Instagram – Photography Debaser

A fair few years ago, a new type of game appeared on the market. Cleverly disguising what was essentually a marginally more complex variation of ‘Simple Simon’ as a way of pretending you were playing Guitar, it allowed non-musicians to pick up an ‘instrument’ and live our their rock n’ roll fantasies for a few minutes.

No longer did they have to spend months trying to build muscle memory in order to form finger contortioning shapes, nor did they have to go through the pain of building up calluses to succesfully press down cheesewire strings without peeling off layers of skin in an instant. They could just plug in their console, boot up the game and wait for the applause.

A large proportion of the people who had spent hours each day suddenly became infuriated. Who were these people, stealing their glory without any of the work?

As it turned out, the people playing Guitar Hero continued playing Guitar Hero. Some of them got the taste of being an axe-weilding rock star and – shock horror – started learning the real thing. The others, who didn’t really want to be guitarists, who wanted to spend a few hours being Jimmy Page rather than Dave the Sales Manager, carried on playing Simple Simon and having fun with it.

Now, a similar argument has come up about Instagram, a popular photo-manipulation / sharing app that, according to one Guardian journalist, is ‘debasing real photography‘.

The suggestion that Instagram is somehow debasing ‘real’ photography is fundamentally missing the point of Instagram. It only takes a little thought about why Facebook would spend a large amount of money buying one of the myriad lo-fi photo apps around to understand the reasoning here. Facebook aren’t that interested by the photos, or the filters, the tilt-shift algorithm that let’s you turn your train commute into a scene from Thomas the Tank Engine. Facebook is interested in the community around Facebook, where 58 photos per second¬†are uploaded and shared, giving people an insight into the perspective of each user.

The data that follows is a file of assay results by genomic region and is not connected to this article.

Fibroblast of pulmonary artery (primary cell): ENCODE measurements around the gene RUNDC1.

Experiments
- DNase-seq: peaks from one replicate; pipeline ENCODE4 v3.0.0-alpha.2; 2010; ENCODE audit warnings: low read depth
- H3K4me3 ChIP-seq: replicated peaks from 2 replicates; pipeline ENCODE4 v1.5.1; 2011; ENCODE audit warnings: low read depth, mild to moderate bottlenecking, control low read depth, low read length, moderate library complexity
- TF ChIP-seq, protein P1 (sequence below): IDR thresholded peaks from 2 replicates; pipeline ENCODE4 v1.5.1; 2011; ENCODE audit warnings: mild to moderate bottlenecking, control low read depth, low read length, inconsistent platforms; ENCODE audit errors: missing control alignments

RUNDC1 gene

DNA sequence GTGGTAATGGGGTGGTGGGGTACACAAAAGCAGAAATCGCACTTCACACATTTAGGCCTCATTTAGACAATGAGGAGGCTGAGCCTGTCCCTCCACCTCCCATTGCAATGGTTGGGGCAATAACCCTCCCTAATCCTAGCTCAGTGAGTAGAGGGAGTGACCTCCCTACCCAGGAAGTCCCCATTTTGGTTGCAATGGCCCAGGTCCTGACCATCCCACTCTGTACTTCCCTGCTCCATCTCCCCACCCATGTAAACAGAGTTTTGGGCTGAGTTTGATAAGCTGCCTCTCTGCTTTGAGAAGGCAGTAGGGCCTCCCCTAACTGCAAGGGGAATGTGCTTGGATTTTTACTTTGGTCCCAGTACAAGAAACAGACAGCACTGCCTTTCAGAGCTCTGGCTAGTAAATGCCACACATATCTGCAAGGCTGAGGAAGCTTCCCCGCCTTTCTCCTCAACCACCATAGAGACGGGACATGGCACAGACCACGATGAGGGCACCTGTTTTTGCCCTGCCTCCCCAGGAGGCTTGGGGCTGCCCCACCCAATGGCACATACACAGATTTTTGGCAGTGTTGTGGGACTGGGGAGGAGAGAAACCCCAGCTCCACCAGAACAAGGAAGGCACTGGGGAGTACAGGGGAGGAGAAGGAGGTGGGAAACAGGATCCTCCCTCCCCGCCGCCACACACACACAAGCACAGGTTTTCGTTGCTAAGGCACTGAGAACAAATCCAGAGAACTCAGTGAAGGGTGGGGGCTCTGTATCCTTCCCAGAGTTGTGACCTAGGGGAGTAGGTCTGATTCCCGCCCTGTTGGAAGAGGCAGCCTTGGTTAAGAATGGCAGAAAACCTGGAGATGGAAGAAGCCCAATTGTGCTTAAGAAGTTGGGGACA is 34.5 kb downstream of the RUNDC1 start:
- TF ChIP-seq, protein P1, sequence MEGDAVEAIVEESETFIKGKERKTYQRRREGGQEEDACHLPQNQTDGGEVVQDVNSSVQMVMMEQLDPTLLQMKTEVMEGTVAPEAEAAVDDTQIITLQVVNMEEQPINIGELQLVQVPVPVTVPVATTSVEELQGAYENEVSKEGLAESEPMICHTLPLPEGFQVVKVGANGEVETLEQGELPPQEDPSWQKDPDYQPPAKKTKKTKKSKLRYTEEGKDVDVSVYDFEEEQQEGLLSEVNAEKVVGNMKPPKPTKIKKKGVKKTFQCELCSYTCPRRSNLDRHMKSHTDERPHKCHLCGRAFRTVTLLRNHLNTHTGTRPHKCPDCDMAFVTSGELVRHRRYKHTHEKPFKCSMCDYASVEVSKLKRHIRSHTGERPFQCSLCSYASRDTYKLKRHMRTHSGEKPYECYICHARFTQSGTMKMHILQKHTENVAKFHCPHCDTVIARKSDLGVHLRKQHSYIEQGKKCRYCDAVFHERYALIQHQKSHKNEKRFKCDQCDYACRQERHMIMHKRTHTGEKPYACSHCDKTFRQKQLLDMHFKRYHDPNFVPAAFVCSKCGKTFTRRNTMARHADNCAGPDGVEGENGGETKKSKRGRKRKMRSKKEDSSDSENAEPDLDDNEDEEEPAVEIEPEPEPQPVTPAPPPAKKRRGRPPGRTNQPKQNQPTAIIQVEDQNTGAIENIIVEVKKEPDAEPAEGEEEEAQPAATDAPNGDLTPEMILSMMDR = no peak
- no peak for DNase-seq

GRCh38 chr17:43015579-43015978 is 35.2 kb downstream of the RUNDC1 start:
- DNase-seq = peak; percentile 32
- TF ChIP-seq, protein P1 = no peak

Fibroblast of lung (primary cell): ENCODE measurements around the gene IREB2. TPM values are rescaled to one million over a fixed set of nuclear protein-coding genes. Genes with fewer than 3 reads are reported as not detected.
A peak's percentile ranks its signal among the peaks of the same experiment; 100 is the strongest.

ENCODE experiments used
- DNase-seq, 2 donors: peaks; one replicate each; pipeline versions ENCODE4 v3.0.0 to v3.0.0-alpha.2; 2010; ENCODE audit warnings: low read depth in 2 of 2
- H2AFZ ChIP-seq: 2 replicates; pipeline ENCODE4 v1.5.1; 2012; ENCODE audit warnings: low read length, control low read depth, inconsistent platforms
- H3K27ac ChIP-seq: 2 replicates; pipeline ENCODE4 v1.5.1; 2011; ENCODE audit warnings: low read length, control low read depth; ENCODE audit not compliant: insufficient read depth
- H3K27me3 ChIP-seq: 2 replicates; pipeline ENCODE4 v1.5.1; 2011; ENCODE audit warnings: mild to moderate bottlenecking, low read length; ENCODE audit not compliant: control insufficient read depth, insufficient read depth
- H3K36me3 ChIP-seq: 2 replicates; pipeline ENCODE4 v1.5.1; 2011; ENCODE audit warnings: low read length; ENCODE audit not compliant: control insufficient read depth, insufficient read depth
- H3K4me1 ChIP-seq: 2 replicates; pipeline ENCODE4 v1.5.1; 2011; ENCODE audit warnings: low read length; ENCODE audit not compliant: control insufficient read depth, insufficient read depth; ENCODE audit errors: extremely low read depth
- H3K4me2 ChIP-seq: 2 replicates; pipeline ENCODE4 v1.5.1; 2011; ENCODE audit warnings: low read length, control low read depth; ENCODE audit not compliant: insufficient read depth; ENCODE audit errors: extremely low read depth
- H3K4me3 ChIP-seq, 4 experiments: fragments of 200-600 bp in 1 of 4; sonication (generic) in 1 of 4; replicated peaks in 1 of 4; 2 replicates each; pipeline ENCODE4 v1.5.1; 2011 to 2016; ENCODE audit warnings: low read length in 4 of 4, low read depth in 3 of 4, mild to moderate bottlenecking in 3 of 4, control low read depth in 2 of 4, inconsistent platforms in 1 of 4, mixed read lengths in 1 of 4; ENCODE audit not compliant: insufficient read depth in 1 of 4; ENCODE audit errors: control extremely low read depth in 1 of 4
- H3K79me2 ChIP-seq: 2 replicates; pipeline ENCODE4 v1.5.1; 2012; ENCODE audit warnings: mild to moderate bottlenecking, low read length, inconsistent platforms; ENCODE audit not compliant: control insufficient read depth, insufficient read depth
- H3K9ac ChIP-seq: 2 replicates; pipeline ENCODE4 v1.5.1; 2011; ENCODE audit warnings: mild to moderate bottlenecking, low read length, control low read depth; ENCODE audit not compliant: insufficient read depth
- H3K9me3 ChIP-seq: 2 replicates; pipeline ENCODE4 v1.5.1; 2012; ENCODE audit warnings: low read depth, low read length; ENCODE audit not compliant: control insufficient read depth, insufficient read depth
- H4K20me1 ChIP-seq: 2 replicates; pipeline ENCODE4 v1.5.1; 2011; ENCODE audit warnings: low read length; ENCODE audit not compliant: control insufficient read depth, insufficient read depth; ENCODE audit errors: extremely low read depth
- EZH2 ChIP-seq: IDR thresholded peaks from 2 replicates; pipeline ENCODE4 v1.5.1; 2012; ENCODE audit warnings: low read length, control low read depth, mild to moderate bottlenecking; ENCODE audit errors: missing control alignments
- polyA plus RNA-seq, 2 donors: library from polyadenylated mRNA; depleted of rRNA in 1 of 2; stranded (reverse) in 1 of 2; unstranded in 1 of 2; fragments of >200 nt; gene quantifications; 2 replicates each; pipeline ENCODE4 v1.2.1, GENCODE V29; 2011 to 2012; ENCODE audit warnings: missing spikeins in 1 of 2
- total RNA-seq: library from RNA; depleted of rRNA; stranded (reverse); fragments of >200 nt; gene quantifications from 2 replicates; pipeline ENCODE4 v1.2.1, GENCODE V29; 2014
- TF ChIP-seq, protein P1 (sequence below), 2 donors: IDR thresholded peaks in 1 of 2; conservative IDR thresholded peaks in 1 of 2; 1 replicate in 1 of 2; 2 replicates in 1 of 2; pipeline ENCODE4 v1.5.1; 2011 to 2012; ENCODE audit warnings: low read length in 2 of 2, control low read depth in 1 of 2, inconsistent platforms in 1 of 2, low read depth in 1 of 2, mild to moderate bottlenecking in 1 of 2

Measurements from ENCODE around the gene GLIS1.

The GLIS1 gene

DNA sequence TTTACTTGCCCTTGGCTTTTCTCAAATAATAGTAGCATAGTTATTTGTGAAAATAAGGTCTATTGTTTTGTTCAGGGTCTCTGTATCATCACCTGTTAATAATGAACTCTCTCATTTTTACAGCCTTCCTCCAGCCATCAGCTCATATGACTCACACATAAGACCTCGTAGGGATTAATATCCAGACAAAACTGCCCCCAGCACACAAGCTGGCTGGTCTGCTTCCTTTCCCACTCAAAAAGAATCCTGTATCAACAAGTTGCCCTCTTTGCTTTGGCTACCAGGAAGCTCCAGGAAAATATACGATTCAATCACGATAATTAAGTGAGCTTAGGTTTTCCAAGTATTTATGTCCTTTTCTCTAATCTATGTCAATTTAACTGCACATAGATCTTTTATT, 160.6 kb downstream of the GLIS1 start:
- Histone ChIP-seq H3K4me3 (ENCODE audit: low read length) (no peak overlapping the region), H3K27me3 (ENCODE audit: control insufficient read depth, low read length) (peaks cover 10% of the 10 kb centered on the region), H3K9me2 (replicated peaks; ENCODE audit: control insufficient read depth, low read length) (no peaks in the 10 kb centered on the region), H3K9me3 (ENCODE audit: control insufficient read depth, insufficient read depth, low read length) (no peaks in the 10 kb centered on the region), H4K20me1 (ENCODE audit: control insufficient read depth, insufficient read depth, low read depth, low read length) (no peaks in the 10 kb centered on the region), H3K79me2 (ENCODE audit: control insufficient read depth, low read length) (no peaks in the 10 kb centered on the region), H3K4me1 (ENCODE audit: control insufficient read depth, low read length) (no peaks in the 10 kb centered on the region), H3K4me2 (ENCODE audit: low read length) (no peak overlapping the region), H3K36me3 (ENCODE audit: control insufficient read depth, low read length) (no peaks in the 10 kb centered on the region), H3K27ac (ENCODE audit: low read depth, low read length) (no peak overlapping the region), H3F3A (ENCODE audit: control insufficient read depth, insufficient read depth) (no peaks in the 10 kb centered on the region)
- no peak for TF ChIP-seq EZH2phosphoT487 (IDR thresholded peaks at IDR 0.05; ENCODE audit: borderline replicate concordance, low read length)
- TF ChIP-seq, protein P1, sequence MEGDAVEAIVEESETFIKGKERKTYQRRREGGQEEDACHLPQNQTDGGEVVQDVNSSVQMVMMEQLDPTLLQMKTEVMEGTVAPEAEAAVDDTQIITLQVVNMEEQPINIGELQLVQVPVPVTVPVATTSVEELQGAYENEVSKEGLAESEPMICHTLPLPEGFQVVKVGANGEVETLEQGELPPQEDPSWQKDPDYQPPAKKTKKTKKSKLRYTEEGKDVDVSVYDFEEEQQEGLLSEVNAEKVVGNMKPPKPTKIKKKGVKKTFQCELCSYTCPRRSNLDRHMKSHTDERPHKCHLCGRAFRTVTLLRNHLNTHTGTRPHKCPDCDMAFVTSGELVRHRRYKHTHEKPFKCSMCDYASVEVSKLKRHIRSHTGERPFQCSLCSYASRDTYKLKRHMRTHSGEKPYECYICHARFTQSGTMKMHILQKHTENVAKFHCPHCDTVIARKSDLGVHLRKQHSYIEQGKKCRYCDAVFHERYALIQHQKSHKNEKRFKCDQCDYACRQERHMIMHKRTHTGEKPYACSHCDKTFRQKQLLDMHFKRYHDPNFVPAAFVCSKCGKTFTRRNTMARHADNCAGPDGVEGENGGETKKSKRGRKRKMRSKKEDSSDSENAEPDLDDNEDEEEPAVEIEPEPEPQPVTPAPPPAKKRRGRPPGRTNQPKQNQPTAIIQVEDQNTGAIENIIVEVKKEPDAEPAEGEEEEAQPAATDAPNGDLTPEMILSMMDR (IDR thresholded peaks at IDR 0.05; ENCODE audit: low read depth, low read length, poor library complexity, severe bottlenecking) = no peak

The features that are derided so heartily in the Guardians article are the way of making the app fun, of allowing non-photo types to feel that they’re making something interesting looking. I can understand that yes, this sometimes creates a similar affect on numerous photos, but the heady application of Photoshop (which, according to the article comments, is seemingly fine to use to apply filters. Not Instagram, because you can do it in one click. Photoshop is expensive and wieldy, so it’s obviously better to apply the same filter with).

DSLR photographers will continue to lug around their heavy cameras and will continue to hone their craft and (at least some of them) will undoubtedly create beautiful, unique, interesting photos. In the meantime, people who want to quickly snap things that interest them and share them without any user friction can, and will.


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